In a victory for ad company Turn, a federal judge has sent a privacy lawsuit centered on Verizon's "supercookies" to arbitration.
U.S. District Court Judge Jeffrey White in the Northern District of California agreed with Turn that the consumers' allegations were closely connected to their subscriber agreements with Verizon -- which call for arbitration of all disputes.
The ruling grew out of a potential class-action complaint filed last April by New York state residents Anthony Henson and William Cintron, who alleged that Turn violated a consumer protection law prohibiting deceptive practices.
They alleged that Turn wrongly used a controversial technology that enabled it to track consumers for online ad purposes, even when they deleted their cookies. The allegations centered on Verizon's "supercookies" -- headers, called UIDHs, that Verizon previously injected into all unencrypted mobile traffic.
Those headers -- 50-character alphanumeric strings -- enabled ad companies to compile profiles of users and serve them targeted ads. The UIDHs also are known as “zombie” cookies, or "supercookies," because they allow ad companies to recreate cookies that users delete.
White said in his ruling that the questions raised by the lawsuit "concern substantially interdependent and concerted conduct" by Turn and Verizon.
"Here, Turn contends that it acted in partnership with Verizon to provide services that were disclosed to plaintiffs in their Verizon subscriber agreements," White wrote in a decision issued this week. "Therefore, Turn’s motion to compel arbitration under those same agreements is granted."
The company has always allowed people to opt out of receiving targeted ads powered by its own ad programs, but didn't initially allow them to avoid header insertions. Last year, Verizon changed its policies to allow people to opt out of the header injections. In October, Verizon again narrowed the program by deciding to only send the header to Verizon companies, including AOL.
Verizon initially said that outside ad networks weren't likely to draw on the headers in order to compile profiles of Web users. But in January of 2015, researcher Jonathan Mayer -- who is now with the FCC -- reported that the ad network Turn was using Verizon's headers to collect data and send targeted ads to mobile users who delete their cookies.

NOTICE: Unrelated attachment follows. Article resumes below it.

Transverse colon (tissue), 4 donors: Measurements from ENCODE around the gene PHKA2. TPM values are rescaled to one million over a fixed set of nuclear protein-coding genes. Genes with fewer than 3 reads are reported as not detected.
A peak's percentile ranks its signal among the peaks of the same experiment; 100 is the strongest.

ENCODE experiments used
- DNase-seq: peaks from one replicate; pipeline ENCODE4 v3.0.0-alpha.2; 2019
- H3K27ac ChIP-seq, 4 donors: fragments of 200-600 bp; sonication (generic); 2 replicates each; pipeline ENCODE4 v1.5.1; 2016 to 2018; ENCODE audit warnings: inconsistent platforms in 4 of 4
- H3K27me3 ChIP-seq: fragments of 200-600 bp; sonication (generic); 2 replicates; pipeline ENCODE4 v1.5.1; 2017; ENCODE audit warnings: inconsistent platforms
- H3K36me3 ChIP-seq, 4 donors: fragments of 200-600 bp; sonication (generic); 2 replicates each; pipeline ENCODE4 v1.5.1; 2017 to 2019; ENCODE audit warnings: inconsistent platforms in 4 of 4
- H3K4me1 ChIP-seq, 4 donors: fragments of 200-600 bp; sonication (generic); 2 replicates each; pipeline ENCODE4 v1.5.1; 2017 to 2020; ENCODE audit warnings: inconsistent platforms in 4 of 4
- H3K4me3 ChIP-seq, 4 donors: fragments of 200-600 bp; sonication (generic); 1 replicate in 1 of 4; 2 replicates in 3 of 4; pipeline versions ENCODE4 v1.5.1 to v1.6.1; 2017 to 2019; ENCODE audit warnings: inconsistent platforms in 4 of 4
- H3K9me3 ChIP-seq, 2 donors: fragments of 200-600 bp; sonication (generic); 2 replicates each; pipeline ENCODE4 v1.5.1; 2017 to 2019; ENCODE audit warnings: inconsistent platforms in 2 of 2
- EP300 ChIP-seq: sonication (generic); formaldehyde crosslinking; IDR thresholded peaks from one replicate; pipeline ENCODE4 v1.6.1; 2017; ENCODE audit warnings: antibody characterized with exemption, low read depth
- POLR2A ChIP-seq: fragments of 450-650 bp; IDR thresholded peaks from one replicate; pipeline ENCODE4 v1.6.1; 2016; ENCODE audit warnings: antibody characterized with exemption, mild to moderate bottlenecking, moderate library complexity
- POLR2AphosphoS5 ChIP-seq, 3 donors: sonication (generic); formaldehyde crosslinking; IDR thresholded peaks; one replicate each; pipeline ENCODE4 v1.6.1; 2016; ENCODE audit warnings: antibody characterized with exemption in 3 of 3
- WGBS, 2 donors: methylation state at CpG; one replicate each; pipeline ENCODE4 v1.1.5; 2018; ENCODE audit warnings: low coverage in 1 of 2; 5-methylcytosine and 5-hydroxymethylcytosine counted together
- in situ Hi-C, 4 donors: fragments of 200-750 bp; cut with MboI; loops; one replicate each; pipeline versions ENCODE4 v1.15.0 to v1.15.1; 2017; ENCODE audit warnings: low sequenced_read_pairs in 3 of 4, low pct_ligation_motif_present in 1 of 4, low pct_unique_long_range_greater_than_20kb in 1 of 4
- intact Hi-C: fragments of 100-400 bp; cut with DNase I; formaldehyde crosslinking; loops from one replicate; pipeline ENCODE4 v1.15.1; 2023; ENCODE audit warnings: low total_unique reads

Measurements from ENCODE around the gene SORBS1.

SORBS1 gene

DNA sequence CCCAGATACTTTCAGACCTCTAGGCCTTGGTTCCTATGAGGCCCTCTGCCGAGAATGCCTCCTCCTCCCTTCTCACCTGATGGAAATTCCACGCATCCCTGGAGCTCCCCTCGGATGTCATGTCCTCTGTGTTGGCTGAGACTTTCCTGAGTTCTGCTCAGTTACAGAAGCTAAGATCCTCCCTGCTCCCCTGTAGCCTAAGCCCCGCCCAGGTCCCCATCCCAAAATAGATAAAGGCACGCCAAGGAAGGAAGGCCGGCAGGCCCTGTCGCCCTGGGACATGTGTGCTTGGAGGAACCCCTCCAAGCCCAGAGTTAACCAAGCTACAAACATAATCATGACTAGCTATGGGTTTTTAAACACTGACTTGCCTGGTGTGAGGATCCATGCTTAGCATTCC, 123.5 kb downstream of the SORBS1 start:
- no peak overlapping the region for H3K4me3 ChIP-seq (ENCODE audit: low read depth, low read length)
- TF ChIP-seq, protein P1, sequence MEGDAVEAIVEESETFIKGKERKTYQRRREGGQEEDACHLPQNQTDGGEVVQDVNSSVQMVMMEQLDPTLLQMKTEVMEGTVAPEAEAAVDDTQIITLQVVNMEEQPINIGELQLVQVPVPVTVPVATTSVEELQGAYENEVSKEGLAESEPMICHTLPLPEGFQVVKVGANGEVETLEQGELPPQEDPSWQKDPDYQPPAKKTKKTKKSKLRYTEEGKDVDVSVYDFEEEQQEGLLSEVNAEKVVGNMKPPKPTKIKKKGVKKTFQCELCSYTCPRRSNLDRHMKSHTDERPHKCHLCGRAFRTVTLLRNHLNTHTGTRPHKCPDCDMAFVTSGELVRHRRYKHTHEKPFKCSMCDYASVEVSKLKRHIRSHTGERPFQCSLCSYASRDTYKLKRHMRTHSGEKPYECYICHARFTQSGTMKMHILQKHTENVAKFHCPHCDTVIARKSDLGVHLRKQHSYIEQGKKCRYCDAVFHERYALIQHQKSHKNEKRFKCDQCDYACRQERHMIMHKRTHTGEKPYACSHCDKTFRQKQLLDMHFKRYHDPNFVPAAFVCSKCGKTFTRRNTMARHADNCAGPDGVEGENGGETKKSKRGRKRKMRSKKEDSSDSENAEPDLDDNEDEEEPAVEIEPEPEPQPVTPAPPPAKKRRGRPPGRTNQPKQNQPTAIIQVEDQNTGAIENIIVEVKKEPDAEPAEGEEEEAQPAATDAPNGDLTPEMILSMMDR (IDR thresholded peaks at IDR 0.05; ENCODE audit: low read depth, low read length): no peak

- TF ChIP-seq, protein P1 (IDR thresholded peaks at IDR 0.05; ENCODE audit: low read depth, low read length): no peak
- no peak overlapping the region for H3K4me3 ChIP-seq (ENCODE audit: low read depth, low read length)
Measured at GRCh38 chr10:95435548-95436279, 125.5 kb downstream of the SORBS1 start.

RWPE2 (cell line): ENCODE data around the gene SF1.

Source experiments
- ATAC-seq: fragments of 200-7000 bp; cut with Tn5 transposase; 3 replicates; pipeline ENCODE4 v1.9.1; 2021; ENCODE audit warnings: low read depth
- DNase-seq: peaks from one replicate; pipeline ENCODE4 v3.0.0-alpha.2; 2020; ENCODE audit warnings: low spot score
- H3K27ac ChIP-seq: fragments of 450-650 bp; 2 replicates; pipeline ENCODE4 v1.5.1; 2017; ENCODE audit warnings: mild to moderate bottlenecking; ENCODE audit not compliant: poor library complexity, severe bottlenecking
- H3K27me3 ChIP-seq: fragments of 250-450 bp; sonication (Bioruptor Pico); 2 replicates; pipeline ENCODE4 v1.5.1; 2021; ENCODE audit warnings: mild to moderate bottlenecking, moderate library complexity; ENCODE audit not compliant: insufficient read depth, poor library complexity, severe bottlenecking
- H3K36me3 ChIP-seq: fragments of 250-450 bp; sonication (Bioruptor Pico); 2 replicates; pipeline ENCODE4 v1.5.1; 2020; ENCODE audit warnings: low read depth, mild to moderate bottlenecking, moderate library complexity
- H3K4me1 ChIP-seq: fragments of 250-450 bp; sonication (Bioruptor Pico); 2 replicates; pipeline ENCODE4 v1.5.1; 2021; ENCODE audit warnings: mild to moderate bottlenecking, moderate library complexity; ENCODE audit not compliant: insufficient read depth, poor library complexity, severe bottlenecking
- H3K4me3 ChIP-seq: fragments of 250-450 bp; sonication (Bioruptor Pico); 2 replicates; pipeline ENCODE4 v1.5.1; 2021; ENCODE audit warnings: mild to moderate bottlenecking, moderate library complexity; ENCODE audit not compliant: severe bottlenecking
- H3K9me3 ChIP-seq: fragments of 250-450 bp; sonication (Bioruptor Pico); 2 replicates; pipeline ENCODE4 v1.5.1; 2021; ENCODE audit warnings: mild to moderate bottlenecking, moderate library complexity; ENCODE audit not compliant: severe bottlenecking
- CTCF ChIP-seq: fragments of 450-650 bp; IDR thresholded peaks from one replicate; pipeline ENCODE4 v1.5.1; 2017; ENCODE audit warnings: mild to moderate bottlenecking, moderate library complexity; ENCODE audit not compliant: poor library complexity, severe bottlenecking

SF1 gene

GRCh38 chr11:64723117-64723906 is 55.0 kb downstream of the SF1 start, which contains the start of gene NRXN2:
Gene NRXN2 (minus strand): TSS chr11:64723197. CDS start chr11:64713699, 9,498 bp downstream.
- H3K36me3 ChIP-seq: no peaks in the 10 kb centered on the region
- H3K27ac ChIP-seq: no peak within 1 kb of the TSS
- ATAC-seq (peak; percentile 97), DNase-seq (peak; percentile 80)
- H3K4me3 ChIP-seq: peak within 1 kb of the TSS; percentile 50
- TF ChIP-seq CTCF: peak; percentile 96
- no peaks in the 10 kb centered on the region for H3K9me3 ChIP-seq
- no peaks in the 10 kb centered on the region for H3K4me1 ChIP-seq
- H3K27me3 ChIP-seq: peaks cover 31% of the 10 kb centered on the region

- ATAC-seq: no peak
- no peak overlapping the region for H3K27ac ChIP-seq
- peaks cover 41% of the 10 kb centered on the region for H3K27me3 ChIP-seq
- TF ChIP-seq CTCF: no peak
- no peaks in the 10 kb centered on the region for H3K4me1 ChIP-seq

Turn initially acknowledged that it used the headers for ad targeting and defended the practice, stating that the company uses the “most stable identifier” possible.
Several days later, Turn said it had re-evaluated and would stop using Verizon's headers to target ads.
Turn consistently said it honors the industry's self-regulatory code and doesn't serve targeted ads to users if their cookies reveal that they opted out via links at sites operated by the self-regulatory groups Network Advertising Initiative or Digital Advertising Alliance. But when privacy-conscious users clear their cookies, they also delete the opt-out cookies installed by the DAA and NAI.
Turn also says it won't serve targeted ads to people who opt out via its own link, or Verizon's opt-out mechanism. (Verizon's mechanism can persist even when users delete their cookies, according to Turn.)
Last week, the Federal Communications Commission said it had fined Verizon $1.35 million to settle an investigation surrounding the supercookies. That investigation focused on whether Verizon violated the Communications Act's privacy provisions -- which require carriers to protect customers' "proprietary information" -- and whether the company violated a 2010 net neutrality rule requiring disclosure of broadband management practices.
I should have filed a TM when I had a chance (kidding!) :
"The phrase ZOMBIE COOKIES was created by Attorney Joseph H. Malley who initiated the Super-Cookie Class Actions. The etiology of the phrase was derived from his prior research into Apple's third-party iPhone applications that had been criticized as being "zombie"-like applications in 2008 and a report in 2009 about "super-cookies" that "re-spawned" when terminated. Attorney Malley envisioned a cookie that seemed to come back from the "dead". Blending the two concepts, he first coined the phrase ZOMBIE COOKIES within his filed Class Actions as a means to assist the court, jury, and public to understand the basis of the litigation."
I almost jumped into this case. I thought the plaintiffs arguments to get around the arbit clause were great! Guess I should be glad I got stuck on DPPA Project!
Atty Joe Malley
Linkedin: Joseph H. Malley
Congratulations to Turn and thank you Joe for this excellent article.